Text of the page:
Forty percent of human trafficking cases in the U.S. involve the sexual exploitation of a child according to the U.S. Department of Justice, Bureau of Justice Statistics. Children as young as 12 years old are trafficked for sexual exploitation. In many states, these children can be arrested for prostitution, even though they are below the age of consent.

Carol Smolenski, executive director of ECPAT-USA, knows these grim statistics all too well. For 25 years, she has fought relentlessly to stop the commercial sexual exploitation of children.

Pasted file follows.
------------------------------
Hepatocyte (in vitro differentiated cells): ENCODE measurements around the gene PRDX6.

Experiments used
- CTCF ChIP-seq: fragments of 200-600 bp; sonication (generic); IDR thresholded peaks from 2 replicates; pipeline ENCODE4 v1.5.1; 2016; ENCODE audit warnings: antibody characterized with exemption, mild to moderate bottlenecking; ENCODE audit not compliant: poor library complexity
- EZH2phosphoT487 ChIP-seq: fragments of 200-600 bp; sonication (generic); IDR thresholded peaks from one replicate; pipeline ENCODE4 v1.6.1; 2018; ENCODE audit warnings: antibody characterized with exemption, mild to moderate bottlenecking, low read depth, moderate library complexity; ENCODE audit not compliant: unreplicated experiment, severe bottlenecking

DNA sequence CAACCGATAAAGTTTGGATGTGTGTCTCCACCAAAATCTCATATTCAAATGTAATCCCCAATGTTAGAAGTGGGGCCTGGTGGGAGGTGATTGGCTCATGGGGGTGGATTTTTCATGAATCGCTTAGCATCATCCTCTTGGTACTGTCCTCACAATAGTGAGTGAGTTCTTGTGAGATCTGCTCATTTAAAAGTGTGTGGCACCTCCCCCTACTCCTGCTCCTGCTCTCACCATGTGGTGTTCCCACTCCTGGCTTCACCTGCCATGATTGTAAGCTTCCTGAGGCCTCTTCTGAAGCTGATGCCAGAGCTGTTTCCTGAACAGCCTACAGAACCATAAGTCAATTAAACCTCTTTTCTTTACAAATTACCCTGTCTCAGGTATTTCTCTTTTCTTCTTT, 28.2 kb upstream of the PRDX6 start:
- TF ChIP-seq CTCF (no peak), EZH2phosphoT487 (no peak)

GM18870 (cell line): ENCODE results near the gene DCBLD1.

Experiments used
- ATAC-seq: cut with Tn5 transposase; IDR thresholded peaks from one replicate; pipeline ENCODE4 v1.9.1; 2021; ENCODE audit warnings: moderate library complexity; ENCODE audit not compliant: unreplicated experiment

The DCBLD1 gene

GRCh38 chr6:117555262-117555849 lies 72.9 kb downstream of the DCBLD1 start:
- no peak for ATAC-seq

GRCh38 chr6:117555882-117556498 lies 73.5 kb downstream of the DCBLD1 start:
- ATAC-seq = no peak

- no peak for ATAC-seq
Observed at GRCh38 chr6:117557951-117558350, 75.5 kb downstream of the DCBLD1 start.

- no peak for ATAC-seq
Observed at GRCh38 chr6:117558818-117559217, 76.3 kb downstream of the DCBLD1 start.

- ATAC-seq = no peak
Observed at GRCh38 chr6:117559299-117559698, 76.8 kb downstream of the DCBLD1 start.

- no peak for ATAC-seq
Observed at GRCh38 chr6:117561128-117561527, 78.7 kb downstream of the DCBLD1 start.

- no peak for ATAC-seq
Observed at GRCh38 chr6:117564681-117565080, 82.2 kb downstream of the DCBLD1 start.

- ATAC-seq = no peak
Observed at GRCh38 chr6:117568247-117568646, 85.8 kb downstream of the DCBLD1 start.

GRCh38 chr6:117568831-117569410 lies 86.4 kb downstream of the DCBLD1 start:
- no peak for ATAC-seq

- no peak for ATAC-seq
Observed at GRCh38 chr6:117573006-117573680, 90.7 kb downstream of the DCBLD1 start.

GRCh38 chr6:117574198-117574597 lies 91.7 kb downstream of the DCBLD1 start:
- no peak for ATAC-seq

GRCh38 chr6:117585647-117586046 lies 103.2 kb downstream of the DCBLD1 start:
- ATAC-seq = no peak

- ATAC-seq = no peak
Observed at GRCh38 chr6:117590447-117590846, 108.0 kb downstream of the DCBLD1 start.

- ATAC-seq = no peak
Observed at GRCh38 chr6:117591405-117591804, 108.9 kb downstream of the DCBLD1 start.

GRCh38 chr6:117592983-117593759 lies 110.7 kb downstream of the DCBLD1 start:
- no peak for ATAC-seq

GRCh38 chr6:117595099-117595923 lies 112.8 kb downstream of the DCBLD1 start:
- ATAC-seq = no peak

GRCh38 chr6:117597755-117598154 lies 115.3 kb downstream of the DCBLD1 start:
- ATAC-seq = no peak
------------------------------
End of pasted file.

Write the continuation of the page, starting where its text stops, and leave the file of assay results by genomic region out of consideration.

At a coffee shop near the United Nations in New York, Smolenski talked to Salon about the persistent misconceptions surrounding human trafficking, the problem with charging exploited children with prostitution instead of treating them as victims, the role of the travel industry and the types of children who are most vulnerable to fall prey to traffickers. The interview has been condensed and lightly edited for clarity.

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